The short game isn’t so complicated. You hit the ball toward the hole until it goes in, right?

If only it were that simple.

Chipping, pitching and bunker play require such short swings and cover so little ground, you’d think getting the ball close to the hole would be pretty straightforward. Indeed, aside from factoring in a bit of break in the green, most golfers play these shots in a very direct manner.

While that’s often the best approach, sometimes you need a little imagination to pull off a great short shot.

The ability to visualize different ways of playing a chip or pitch is especially useful when the greens are very undulating or fast. In these cases, a minor mistake can send your ball skittering far from the hole. On the other hand, a shot that looks terrifying on first glance might offer a lower-risk alternate route.

Playing with imagination means keeping your eyes (and mind) open to all options, not just the one lying on a straight line from your ball to the cup. These tips should help you see more possibilities around the greens:

Take a wide-angle view

Ironically, many golfers find executing a straight chip more difficult than one with break. If you’re such a golfer, look to either side of the direct line when faced with a straight shot. You may find a slope that will kick your ball toward the hole.

Likewise, don’t limit your read to the area between you and the cup. There may be a steep hump or “backstop” behind the hole. If the green is slick, play the shot to roll onto the slope, then watch it trickle back toward the hole. This requires less precision than trying to cozy the ball up to the flag.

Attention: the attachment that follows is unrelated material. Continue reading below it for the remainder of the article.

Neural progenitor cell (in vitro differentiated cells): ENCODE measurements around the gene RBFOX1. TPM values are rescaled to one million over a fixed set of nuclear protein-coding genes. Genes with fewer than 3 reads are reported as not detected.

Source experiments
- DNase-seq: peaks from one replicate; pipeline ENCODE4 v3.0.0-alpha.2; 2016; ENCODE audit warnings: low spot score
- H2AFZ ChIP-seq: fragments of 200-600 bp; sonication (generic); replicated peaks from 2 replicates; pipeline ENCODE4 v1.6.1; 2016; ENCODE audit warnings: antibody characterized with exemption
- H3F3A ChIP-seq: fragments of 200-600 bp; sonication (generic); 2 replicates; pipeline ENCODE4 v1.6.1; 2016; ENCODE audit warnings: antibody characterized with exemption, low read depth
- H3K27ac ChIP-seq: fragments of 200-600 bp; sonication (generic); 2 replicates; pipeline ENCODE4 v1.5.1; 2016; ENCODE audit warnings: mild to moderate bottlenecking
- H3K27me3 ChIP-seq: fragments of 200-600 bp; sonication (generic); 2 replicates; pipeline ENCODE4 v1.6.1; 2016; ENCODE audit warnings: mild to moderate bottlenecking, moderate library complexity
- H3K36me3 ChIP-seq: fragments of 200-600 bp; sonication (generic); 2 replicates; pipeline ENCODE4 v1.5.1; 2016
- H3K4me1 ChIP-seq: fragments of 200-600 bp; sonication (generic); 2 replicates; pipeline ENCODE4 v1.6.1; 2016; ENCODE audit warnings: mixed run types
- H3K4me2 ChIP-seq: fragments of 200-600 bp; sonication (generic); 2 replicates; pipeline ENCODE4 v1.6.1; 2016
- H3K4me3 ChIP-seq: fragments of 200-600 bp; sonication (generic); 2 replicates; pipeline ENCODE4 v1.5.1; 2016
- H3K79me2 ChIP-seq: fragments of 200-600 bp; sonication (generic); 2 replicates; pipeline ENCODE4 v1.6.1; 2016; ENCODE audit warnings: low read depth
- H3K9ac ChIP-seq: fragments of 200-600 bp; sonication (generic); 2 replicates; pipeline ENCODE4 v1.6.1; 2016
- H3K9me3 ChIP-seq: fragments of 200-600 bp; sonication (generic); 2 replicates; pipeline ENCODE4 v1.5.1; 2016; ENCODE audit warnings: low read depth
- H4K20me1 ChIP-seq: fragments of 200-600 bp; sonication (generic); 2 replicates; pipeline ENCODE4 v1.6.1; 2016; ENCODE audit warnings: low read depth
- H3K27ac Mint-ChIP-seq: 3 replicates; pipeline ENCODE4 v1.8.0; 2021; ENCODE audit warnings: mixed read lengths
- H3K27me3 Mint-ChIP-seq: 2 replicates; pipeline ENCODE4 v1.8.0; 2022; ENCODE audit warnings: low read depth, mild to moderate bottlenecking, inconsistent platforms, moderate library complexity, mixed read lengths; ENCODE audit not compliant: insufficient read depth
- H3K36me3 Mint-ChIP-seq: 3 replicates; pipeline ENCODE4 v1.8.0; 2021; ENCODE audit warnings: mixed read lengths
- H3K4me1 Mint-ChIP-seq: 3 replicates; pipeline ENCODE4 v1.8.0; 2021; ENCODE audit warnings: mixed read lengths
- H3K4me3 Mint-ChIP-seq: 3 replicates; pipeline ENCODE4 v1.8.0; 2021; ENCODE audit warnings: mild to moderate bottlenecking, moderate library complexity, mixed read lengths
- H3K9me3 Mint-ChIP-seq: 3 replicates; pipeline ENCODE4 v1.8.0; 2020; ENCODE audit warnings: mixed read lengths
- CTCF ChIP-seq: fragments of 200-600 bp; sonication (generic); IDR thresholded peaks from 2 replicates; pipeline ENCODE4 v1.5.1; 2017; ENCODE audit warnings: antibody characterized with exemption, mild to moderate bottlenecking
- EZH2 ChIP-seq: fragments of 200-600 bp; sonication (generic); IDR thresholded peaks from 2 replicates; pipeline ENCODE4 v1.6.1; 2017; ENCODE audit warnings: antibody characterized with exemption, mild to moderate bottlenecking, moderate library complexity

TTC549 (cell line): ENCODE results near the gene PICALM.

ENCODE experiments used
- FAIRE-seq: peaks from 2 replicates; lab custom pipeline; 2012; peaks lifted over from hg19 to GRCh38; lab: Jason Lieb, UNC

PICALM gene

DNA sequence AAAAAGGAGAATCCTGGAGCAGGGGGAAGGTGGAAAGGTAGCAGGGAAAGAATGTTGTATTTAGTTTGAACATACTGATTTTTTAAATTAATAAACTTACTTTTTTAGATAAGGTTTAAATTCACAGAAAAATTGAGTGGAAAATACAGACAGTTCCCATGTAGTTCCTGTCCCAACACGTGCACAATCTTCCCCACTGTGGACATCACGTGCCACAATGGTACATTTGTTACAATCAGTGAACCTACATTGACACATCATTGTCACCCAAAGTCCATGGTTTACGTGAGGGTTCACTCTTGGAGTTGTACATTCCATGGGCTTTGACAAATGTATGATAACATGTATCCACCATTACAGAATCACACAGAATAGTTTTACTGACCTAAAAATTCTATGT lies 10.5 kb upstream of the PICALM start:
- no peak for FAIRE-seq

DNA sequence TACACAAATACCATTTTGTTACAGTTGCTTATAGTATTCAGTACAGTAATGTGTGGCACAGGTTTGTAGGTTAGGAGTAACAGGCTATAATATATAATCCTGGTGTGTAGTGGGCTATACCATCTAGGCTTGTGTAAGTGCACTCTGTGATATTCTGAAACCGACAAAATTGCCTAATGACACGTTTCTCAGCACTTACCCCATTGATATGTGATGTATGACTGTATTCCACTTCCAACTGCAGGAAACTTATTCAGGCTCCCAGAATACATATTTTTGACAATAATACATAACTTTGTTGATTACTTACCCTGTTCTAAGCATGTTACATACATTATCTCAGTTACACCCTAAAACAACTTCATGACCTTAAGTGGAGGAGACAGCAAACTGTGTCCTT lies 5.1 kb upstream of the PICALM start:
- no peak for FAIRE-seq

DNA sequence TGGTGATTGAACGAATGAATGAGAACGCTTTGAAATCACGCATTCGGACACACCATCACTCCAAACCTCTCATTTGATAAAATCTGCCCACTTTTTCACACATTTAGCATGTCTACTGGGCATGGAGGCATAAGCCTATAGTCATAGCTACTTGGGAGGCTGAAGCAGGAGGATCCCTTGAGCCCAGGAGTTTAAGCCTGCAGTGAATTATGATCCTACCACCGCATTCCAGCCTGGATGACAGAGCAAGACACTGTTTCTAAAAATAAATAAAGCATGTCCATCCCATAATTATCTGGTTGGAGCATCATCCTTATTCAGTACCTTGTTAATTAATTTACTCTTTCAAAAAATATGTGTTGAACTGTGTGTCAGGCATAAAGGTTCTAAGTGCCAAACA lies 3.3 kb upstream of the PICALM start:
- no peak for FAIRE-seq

Eliminate the break

On the greens, sometimes your best bet is to “take the break out of” a putt. In other words, to hit the ball firmly on a more direct line, reducing the amount it will curve. A similar concept applies from off the green. But instead of hitting the ball harder, you hit it higher and father.

Here’s an example. You’ve got 50 feet to the hole, uphill all the way, and a good lie. For the first 30 feet, the green tilts to the left. The final portion, including the hole location, is flat. Your basic choices are:

1. A chip-and-run aimed right of the hole to account for the break, meaning you must judge both the line and speed correctly; or

2. A pitch shot that flies past the sloped section, lands on the flat part and stops quickly. This removes a major variable, the break, requiring only that you hit the shot the right distance.

Around the greens, a little imagination can help you simplify this complicated game.